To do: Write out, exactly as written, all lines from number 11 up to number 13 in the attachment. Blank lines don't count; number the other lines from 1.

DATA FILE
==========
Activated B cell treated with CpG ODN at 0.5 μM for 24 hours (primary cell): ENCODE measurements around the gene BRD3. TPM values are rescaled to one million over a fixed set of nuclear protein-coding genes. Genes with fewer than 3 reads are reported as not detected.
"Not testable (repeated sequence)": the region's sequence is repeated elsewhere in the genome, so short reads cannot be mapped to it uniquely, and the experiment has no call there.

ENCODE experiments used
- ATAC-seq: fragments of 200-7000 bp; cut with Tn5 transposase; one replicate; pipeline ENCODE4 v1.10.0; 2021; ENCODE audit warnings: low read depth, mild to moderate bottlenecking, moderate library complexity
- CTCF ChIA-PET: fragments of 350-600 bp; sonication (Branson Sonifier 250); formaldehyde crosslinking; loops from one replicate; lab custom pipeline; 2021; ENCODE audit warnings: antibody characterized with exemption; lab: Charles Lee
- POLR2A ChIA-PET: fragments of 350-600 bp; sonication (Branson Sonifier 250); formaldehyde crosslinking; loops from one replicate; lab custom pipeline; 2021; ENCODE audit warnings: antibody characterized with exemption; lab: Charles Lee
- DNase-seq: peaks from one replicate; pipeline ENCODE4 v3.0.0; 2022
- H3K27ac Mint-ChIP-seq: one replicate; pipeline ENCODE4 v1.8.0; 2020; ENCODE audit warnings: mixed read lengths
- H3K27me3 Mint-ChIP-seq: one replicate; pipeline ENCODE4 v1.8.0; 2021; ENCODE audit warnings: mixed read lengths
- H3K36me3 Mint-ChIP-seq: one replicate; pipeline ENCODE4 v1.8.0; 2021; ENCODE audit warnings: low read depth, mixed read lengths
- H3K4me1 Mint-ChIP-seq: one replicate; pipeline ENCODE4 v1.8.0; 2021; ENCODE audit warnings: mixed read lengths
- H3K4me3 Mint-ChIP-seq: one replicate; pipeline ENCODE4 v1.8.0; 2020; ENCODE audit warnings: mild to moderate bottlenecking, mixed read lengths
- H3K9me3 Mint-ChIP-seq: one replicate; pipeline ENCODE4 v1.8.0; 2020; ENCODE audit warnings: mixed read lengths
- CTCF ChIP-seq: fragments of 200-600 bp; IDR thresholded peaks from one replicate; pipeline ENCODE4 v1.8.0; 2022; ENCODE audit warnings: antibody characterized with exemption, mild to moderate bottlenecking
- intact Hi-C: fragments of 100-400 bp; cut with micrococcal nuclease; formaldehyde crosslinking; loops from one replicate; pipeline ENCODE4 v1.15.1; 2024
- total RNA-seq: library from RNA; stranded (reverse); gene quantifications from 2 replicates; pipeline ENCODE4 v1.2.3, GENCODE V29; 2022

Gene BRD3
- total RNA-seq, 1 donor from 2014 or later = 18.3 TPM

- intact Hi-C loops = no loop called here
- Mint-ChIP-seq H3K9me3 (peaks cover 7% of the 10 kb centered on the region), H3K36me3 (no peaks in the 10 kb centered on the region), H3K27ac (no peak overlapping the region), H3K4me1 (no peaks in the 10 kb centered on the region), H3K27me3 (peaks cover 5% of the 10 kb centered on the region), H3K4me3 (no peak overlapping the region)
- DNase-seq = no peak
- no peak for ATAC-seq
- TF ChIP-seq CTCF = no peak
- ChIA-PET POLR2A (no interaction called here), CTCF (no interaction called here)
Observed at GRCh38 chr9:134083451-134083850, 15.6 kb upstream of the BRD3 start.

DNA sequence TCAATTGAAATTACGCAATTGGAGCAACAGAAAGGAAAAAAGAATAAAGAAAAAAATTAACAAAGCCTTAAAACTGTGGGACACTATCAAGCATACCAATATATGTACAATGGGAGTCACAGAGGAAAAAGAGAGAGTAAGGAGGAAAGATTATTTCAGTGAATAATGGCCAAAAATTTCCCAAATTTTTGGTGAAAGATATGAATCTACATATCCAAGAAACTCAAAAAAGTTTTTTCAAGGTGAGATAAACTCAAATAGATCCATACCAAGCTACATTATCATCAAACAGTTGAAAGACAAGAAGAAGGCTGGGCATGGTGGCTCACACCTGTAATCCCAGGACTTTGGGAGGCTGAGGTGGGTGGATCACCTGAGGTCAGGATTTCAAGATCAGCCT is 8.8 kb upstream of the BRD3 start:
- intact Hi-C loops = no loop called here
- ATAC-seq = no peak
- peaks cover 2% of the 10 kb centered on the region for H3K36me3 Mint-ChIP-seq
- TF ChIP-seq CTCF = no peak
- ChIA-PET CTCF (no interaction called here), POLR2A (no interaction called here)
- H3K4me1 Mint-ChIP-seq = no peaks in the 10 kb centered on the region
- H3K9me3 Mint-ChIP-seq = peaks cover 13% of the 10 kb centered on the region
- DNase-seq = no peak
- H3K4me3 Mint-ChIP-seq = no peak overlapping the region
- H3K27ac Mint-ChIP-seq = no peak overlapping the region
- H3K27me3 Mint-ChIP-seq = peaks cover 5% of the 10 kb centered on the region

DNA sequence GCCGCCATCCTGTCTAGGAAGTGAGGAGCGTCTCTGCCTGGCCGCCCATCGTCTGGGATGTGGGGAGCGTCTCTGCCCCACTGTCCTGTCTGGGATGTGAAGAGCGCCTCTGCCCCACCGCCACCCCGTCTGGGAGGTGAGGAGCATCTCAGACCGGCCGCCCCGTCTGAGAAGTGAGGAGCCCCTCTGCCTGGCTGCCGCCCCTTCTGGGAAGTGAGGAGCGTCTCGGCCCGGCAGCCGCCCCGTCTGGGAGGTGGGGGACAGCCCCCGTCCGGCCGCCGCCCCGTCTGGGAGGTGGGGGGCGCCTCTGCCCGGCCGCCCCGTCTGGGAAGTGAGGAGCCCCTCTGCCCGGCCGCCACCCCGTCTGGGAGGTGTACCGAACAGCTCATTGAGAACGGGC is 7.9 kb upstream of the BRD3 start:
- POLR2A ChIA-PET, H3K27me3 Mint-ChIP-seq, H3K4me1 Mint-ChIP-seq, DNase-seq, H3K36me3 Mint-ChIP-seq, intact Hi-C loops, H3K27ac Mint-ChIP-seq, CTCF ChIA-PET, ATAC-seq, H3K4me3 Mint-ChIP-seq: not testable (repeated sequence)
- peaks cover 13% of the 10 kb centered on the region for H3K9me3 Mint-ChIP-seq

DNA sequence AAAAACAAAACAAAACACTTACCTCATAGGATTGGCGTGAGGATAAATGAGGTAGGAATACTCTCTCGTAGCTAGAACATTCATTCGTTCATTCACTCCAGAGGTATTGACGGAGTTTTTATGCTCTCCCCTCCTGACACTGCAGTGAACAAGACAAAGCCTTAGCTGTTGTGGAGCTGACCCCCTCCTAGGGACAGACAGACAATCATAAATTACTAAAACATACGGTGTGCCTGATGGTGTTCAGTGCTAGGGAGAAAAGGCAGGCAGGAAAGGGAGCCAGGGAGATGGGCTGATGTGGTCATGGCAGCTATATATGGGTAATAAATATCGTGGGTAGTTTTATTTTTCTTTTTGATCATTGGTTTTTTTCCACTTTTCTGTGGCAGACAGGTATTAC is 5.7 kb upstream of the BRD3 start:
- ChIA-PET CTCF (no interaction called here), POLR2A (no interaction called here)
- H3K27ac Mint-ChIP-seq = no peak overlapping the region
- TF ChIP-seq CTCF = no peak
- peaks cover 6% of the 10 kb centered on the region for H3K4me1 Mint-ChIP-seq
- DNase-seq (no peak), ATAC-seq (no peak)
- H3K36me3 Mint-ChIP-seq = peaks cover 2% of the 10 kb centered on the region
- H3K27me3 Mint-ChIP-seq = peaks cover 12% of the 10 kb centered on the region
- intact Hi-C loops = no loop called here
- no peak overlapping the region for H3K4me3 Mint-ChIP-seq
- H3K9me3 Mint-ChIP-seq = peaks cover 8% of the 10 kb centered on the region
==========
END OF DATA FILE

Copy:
- H3K4me1 Mint-ChIP-seq: one replicate; pipeline ENCODE4 v1.8.0; 2021; ENCODE audit warnings: mixed read lengths
- H3K4me3 Mint-ChIP-seq: one replicate; pipeline ENCODE4 v1.8.0; 2020; ENCODE audit warnings: mild to moderate bottlenecking, mixed read lengths
- H3K9me3 Mint-ChIP-seq: one replicate; pipeline ENCODE4 v1.8.0; 2020; ENCODE audit warnings: mixed read lengths